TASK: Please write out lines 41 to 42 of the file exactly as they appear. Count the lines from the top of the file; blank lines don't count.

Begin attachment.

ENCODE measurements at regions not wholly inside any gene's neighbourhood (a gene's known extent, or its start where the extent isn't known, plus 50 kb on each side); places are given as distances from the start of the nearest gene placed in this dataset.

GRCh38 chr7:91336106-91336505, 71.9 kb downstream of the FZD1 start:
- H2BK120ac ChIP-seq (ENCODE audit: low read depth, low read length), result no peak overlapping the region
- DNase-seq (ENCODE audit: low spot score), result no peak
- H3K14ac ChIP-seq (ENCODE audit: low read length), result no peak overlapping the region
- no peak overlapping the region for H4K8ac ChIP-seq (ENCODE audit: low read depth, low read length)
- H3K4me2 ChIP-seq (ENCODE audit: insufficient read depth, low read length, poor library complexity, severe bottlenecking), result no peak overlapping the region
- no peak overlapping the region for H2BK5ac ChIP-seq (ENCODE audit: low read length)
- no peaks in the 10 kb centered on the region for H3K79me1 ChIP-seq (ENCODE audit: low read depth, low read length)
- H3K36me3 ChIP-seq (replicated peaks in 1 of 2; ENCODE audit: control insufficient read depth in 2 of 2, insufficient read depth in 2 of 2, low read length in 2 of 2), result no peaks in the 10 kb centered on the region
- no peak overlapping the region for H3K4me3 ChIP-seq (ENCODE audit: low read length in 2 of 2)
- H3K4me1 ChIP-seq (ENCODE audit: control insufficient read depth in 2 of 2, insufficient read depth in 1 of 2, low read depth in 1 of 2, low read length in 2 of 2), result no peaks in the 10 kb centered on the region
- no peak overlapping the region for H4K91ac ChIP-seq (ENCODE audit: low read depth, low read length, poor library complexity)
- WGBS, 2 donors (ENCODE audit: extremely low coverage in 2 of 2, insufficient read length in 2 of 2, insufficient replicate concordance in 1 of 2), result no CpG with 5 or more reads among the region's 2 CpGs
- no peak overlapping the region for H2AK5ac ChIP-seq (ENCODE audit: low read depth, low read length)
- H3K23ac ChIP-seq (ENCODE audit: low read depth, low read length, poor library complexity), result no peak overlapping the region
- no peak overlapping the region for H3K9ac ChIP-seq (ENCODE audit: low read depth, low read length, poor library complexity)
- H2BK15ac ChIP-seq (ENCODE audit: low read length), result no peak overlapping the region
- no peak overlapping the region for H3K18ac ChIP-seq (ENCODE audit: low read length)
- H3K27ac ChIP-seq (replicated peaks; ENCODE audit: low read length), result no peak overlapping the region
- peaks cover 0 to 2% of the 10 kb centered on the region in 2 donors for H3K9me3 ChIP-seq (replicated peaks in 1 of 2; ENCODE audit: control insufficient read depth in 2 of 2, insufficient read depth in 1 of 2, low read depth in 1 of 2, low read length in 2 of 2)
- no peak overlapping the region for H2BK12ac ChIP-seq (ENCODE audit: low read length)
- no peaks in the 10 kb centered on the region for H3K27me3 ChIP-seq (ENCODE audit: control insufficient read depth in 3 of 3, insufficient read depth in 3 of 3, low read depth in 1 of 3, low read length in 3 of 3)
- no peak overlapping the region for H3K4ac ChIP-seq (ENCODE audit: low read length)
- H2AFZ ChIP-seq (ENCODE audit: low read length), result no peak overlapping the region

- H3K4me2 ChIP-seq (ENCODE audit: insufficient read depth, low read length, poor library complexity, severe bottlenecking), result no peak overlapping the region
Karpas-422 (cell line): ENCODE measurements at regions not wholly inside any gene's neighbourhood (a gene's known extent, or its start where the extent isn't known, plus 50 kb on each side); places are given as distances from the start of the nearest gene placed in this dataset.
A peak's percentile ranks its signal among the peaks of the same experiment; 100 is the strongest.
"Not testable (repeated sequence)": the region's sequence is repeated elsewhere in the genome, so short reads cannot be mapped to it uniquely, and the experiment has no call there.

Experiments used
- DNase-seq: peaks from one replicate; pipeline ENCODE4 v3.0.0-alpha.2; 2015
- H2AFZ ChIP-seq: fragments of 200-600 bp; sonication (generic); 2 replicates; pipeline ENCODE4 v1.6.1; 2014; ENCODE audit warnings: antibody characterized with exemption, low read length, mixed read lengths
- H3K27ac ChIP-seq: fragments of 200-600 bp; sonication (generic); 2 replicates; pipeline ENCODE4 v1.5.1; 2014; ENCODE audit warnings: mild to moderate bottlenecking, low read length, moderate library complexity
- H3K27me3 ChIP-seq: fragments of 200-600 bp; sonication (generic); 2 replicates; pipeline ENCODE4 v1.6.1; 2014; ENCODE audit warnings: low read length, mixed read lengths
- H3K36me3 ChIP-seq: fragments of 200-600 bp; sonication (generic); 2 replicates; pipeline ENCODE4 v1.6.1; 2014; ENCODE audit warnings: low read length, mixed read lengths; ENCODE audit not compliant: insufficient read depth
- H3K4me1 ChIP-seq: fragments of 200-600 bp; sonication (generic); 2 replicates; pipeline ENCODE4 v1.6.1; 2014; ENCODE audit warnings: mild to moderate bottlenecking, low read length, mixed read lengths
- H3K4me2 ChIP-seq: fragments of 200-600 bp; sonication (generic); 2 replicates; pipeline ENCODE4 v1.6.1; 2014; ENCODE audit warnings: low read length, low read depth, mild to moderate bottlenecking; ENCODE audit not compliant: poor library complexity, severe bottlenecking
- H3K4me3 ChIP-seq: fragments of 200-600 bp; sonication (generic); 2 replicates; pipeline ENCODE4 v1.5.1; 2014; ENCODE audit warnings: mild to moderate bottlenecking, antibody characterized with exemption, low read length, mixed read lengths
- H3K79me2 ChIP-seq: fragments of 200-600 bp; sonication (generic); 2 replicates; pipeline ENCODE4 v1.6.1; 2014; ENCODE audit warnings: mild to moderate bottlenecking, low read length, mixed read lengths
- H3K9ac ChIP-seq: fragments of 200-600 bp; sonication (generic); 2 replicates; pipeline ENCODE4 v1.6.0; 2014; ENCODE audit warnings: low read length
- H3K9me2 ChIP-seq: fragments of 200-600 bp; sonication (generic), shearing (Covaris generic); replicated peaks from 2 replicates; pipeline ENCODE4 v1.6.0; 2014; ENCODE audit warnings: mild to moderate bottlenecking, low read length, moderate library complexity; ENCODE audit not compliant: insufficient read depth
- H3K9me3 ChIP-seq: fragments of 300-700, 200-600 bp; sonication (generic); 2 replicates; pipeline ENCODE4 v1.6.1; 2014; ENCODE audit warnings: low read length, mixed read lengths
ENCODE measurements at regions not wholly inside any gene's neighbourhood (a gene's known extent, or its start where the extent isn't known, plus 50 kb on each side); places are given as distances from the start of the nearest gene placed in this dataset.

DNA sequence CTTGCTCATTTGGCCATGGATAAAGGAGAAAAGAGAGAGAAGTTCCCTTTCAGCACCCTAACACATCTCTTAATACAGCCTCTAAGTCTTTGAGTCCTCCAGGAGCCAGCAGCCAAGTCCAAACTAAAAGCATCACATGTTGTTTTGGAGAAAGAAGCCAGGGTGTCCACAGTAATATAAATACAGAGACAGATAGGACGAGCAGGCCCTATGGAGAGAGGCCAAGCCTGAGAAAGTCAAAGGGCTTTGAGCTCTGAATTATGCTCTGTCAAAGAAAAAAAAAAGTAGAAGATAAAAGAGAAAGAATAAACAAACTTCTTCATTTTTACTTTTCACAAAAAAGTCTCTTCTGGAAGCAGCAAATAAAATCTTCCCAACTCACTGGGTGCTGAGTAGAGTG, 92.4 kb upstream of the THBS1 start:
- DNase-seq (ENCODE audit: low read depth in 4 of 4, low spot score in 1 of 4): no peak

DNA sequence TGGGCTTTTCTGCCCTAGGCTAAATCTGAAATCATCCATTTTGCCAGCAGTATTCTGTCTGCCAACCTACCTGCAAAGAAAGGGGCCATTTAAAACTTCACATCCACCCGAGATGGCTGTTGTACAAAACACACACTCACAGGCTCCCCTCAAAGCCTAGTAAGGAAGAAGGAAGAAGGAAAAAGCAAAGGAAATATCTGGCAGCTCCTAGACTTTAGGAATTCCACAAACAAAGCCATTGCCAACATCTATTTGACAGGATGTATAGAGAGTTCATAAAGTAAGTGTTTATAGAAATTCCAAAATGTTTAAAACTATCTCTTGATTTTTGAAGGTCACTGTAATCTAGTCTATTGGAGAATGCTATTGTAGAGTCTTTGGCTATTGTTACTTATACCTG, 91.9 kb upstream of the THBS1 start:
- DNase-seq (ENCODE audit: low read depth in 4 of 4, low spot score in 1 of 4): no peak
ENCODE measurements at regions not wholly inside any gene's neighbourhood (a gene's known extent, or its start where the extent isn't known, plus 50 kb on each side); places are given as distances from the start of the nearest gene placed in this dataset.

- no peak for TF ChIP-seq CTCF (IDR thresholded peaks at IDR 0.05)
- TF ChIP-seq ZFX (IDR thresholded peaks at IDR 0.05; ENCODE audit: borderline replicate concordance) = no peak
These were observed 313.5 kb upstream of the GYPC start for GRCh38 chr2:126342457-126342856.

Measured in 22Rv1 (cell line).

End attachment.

- H3K9me2 ChIP-seq: fragments of 200-600 bp; sonication (generic), shearing (Covaris generic); replicated peaks from 2 replicates; pipeline ENCODE4 v1.6.0; 2014; ENCODE audit warnings: mild to moderate bottlenecking, low read length, moderate library complexity; ENCODE audit not compliant: insufficient read depth
- H3K9me3 ChIP-seq: fragments of 300-700, 200-600 bp; sonication (generic); 2 replicates; pipeline ENCODE4 v1.6.1; 2014; ENCODE audit warnings: low read length, mixed read lengths